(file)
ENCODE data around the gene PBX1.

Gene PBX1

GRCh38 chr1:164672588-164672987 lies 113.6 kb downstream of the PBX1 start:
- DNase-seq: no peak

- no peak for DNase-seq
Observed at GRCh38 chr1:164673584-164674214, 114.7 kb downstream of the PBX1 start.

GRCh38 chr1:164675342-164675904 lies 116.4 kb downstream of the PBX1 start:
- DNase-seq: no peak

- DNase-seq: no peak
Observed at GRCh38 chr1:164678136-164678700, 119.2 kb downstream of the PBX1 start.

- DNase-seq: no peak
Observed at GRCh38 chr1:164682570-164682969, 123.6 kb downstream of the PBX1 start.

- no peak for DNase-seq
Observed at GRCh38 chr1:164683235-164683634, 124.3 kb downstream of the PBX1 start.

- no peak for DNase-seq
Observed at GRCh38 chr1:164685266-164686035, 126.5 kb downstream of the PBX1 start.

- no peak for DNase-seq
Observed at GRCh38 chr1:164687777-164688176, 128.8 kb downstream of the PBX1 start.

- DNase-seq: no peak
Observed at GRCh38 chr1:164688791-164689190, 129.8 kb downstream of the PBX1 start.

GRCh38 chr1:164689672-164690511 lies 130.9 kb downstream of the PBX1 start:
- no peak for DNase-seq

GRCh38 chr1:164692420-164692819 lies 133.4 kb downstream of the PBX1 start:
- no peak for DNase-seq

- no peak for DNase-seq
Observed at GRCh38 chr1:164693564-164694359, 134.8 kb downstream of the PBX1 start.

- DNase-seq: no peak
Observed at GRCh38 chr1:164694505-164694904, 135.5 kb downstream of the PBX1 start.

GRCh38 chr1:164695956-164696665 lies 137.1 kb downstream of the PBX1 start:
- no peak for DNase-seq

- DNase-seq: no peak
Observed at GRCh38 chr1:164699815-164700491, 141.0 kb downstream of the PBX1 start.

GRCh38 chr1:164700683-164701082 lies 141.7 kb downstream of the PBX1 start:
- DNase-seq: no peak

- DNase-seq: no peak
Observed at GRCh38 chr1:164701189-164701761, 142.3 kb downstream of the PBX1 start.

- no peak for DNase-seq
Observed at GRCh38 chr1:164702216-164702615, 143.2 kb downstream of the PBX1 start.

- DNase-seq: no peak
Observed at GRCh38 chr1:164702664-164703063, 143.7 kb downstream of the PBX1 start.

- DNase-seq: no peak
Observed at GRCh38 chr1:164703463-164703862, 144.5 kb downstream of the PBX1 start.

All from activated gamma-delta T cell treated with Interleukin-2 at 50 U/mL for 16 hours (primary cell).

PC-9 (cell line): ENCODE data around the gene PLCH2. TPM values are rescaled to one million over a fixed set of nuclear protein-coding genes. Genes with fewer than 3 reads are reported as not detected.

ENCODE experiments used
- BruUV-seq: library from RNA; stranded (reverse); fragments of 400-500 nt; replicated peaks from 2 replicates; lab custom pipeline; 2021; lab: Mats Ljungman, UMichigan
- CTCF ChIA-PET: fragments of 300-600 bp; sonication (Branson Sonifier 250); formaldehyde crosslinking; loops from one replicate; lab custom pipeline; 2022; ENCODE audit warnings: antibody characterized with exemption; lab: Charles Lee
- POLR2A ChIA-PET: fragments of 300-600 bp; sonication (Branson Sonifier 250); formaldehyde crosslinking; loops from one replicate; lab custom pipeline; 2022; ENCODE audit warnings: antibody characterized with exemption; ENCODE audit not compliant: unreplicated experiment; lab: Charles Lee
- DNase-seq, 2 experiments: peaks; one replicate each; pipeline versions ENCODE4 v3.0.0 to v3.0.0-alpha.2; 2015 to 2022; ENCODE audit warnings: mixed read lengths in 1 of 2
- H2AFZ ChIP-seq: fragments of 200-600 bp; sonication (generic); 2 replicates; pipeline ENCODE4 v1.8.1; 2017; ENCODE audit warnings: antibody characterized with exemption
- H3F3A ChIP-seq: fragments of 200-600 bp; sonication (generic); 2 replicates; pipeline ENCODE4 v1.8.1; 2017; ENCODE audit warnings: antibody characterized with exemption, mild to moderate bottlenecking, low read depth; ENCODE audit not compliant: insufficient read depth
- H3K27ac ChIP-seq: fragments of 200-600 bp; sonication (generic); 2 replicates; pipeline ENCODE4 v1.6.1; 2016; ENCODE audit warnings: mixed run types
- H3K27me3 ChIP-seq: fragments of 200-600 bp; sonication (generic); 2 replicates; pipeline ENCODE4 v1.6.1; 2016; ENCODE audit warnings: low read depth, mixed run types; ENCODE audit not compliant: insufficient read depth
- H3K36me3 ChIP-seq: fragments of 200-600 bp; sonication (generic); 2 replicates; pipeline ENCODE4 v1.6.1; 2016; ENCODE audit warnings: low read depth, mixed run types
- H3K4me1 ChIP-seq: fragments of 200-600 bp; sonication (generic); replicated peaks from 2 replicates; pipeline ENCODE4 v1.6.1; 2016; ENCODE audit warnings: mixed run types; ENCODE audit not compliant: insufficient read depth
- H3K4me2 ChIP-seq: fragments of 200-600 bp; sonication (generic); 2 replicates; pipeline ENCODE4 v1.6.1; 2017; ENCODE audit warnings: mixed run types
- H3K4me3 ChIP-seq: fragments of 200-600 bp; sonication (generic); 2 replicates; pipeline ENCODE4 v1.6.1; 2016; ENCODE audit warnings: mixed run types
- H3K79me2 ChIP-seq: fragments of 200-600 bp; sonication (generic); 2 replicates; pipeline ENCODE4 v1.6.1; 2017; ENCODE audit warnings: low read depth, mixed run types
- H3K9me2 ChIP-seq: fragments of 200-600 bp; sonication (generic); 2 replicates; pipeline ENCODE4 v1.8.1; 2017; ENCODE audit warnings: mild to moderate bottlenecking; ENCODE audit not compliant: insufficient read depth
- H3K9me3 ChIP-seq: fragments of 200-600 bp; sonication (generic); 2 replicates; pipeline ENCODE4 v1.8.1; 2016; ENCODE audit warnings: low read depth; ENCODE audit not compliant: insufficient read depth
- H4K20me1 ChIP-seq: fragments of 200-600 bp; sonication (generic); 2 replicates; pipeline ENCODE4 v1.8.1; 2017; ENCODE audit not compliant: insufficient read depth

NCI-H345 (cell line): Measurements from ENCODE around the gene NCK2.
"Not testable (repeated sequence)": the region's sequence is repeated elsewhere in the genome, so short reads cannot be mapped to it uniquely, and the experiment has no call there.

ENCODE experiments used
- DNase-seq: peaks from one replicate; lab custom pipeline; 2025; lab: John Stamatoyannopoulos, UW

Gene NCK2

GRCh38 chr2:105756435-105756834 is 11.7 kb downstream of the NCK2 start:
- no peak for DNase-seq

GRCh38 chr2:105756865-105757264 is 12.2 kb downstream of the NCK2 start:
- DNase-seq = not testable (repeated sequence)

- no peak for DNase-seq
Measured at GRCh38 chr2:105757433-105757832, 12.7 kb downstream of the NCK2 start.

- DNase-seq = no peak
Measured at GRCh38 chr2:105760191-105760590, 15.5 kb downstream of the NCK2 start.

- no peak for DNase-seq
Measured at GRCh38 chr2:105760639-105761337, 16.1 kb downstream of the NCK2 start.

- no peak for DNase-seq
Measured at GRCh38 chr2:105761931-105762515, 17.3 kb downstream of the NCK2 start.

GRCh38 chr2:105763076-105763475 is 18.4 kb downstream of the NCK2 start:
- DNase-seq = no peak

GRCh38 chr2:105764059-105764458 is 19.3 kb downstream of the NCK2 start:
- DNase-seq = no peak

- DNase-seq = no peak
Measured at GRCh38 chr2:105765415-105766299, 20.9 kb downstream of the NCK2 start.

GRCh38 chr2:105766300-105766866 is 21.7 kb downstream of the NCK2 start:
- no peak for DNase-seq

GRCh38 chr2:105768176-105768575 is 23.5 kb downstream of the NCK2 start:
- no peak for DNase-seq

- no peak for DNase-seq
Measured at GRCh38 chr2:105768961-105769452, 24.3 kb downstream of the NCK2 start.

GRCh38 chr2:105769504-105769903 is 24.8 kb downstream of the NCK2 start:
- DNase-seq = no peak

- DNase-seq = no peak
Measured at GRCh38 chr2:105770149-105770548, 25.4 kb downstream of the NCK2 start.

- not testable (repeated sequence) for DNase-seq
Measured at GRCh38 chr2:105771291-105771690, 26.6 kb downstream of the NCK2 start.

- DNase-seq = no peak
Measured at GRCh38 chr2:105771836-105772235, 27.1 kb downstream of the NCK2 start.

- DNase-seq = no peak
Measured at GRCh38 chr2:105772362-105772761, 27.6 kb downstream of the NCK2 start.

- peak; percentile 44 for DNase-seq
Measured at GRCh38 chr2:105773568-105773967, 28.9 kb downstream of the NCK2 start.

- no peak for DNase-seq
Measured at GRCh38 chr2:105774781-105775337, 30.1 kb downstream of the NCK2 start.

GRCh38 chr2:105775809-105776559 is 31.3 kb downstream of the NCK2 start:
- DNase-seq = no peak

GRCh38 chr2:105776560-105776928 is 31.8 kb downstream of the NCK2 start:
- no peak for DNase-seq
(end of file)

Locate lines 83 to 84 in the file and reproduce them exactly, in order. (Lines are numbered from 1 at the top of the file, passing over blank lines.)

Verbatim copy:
- DNase-seq = no peak
Measured at GRCh38 chr2:105765415-105766299, 20.9 kb downstream of the NCK2 start.